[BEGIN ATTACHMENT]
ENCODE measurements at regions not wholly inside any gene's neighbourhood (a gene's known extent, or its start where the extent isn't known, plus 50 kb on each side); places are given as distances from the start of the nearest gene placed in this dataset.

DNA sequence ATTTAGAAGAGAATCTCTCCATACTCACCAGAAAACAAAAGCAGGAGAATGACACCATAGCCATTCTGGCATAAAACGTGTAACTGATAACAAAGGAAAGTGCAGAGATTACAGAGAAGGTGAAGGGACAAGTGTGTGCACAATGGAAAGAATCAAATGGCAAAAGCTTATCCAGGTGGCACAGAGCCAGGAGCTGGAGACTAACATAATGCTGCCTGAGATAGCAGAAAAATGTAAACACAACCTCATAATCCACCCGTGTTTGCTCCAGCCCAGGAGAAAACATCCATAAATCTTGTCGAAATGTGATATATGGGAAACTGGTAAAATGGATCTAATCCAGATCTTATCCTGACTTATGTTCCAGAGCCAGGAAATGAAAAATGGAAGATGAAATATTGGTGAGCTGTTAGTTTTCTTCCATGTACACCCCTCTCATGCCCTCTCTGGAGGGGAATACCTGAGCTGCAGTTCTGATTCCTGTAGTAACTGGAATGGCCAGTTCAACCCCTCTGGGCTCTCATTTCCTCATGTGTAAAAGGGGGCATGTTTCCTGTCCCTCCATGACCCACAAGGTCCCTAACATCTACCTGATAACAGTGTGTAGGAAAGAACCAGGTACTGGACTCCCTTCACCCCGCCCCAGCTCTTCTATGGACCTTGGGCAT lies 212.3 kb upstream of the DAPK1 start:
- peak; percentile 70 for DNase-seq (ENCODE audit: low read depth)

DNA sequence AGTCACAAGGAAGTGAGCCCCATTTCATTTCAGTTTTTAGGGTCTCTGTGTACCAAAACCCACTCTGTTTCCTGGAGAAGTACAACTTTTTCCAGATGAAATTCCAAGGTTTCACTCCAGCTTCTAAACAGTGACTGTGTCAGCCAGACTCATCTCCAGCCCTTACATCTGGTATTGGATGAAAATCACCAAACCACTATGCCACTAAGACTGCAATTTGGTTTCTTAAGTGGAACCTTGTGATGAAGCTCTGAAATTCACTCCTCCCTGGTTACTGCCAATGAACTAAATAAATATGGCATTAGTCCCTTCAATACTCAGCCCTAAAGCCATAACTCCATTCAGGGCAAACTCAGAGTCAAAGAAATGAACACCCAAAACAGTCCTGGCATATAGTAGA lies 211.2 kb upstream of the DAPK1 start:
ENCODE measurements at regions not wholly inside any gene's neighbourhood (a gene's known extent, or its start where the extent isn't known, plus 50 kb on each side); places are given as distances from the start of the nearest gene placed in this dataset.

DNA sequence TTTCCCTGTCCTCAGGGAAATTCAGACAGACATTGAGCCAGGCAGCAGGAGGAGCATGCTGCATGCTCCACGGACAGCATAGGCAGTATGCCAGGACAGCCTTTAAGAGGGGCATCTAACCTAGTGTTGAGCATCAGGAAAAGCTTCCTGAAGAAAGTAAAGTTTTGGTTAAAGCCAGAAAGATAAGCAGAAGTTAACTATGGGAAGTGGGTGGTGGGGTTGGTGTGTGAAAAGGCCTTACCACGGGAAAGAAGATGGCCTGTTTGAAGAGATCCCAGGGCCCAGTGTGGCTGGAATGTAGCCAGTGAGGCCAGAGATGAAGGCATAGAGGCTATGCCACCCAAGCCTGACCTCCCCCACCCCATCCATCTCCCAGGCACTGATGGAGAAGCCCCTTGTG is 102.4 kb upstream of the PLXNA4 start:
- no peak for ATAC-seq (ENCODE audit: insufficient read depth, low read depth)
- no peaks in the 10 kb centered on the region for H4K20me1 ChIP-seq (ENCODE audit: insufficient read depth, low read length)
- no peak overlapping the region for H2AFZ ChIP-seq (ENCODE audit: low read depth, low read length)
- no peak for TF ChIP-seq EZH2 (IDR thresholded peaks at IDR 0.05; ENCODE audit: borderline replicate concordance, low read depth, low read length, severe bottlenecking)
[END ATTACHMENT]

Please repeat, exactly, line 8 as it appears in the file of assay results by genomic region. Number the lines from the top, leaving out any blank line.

- no peaks in the 10 kb centered on the region for H4K20me1 ChIP-seq (ENCODE audit: insufficient read depth, low read length)